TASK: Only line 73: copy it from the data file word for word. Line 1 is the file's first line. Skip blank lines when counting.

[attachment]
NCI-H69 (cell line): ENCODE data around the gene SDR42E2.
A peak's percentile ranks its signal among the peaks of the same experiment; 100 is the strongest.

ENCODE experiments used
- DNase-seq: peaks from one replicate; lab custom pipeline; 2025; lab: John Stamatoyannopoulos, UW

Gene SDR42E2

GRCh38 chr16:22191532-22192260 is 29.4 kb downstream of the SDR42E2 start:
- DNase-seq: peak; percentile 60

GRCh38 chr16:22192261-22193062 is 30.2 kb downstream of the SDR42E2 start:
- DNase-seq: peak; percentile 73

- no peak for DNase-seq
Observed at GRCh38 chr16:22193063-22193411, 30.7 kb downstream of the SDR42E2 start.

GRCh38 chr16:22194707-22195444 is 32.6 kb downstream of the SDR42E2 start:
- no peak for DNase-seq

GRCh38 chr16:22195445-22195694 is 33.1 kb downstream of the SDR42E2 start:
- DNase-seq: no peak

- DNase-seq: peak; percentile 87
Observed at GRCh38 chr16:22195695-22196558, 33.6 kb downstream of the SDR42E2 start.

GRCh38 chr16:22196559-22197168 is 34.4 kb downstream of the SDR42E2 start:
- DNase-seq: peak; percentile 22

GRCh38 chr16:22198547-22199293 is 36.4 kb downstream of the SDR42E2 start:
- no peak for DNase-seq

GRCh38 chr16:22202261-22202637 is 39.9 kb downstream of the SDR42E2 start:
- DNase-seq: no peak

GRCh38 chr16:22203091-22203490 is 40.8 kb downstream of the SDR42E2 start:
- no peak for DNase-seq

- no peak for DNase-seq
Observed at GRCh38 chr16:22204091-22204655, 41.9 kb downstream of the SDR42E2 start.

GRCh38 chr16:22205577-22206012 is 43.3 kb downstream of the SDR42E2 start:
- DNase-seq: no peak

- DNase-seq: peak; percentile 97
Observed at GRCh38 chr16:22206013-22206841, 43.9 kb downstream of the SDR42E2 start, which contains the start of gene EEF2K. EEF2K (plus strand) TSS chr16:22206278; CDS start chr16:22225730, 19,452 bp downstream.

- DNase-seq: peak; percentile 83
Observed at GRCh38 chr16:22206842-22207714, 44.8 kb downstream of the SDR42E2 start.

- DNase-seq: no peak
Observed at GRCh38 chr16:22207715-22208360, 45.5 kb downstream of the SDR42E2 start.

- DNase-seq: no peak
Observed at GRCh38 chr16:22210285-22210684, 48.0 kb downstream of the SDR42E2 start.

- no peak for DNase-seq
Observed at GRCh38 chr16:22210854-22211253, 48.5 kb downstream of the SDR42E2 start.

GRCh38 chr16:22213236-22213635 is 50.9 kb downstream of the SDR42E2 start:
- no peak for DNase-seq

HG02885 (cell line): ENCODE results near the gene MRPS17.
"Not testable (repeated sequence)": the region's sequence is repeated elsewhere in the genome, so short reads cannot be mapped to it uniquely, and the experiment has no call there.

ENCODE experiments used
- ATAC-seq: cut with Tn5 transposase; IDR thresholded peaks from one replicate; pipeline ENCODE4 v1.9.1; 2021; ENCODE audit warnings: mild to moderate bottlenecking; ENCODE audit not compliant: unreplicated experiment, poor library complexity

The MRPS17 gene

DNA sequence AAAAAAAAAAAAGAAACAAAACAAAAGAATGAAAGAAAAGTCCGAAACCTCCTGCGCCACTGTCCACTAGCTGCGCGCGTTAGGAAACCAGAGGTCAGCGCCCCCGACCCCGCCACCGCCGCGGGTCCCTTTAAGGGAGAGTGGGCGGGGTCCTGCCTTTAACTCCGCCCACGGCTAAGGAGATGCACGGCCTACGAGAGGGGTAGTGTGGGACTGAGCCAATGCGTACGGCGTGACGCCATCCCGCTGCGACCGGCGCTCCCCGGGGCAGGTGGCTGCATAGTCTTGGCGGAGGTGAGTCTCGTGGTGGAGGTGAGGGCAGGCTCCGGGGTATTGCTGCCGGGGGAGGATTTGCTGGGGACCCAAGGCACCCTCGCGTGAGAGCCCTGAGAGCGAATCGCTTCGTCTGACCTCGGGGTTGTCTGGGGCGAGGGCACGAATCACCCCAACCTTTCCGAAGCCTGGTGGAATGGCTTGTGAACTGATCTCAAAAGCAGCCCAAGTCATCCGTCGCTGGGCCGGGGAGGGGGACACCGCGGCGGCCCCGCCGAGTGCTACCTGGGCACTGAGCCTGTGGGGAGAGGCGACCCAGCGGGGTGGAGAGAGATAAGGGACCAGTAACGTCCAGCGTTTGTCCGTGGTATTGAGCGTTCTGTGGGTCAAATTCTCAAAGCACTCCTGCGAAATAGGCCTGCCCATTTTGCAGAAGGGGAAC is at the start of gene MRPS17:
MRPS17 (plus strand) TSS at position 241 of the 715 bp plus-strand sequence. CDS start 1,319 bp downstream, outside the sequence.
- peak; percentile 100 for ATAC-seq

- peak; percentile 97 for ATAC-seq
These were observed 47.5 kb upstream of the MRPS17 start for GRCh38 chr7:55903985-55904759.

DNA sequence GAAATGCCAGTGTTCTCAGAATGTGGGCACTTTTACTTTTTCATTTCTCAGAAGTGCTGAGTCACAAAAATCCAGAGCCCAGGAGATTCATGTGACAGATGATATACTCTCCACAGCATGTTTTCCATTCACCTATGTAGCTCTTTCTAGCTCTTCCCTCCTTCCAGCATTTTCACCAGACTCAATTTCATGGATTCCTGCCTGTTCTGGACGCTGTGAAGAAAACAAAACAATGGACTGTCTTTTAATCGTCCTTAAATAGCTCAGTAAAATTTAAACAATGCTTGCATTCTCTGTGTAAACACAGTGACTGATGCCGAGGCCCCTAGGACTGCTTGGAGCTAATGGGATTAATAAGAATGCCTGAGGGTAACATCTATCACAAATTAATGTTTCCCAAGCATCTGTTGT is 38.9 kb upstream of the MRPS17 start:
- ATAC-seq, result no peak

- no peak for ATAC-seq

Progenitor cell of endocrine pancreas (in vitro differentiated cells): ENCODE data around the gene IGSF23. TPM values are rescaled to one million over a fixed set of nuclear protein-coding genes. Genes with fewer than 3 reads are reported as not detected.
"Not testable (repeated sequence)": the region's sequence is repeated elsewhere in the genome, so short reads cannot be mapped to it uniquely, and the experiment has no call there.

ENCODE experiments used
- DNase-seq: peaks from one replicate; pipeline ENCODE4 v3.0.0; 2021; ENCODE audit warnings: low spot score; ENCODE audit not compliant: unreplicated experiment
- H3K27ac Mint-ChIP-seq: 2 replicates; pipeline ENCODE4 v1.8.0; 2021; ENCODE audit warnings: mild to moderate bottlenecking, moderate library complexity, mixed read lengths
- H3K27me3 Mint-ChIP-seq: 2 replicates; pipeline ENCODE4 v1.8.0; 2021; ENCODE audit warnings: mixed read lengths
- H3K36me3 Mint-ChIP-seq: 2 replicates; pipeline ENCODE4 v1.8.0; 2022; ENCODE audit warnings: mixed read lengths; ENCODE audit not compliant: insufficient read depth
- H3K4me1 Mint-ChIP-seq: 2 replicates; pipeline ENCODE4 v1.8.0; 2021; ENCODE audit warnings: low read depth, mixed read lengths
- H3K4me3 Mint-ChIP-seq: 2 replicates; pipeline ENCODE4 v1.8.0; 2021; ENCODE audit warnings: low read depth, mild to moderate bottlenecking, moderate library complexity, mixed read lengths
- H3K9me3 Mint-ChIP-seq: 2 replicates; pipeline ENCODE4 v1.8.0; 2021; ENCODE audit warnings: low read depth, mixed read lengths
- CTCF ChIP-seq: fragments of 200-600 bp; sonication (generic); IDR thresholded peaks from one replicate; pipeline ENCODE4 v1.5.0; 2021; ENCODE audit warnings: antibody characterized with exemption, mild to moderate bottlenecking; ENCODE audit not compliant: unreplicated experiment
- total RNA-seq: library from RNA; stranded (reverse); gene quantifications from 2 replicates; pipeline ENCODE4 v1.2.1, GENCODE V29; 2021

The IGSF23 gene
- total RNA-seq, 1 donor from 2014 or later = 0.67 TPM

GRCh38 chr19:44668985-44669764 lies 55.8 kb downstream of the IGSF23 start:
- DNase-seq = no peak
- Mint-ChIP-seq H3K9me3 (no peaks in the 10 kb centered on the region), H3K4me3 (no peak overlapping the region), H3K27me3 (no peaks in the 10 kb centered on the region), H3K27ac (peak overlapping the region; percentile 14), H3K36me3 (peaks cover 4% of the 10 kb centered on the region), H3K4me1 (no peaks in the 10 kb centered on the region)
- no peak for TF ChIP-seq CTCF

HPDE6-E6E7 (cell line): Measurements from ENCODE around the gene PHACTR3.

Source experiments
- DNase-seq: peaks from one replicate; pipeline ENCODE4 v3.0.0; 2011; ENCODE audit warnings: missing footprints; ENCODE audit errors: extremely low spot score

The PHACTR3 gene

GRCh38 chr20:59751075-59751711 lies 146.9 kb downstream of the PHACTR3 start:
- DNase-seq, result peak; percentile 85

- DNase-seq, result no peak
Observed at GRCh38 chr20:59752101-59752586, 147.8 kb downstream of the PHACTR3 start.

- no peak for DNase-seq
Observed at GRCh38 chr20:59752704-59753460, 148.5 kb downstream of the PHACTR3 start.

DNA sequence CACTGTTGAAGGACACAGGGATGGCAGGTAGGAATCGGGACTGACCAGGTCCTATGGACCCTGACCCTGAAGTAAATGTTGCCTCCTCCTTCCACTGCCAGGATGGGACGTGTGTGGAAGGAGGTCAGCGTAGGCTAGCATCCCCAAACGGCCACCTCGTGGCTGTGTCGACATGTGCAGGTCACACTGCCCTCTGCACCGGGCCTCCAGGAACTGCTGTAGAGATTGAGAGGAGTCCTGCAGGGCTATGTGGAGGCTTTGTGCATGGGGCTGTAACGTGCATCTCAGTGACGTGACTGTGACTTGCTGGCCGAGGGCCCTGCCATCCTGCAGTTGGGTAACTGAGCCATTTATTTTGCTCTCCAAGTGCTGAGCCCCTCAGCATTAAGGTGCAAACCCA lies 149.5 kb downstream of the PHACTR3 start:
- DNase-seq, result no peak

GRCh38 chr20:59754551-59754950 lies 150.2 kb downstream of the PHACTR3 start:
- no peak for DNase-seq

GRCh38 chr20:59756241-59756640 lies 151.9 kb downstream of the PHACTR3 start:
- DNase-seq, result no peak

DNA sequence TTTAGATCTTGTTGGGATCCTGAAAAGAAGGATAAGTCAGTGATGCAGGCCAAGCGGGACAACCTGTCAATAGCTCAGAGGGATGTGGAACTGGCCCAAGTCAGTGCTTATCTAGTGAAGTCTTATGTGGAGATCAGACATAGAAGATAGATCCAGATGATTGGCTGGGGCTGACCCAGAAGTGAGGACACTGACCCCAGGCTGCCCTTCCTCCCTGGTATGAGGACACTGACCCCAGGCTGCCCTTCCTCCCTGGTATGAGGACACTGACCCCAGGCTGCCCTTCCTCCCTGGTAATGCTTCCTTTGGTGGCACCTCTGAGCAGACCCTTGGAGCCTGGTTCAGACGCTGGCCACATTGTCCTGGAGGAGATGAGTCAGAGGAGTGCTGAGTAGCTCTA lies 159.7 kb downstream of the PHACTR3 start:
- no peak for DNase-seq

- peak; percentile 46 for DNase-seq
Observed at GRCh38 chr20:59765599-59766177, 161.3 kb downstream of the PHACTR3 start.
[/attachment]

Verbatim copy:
HPDE6-E6E7 (cell line): Measurements from ENCODE around the gene PHACTR3.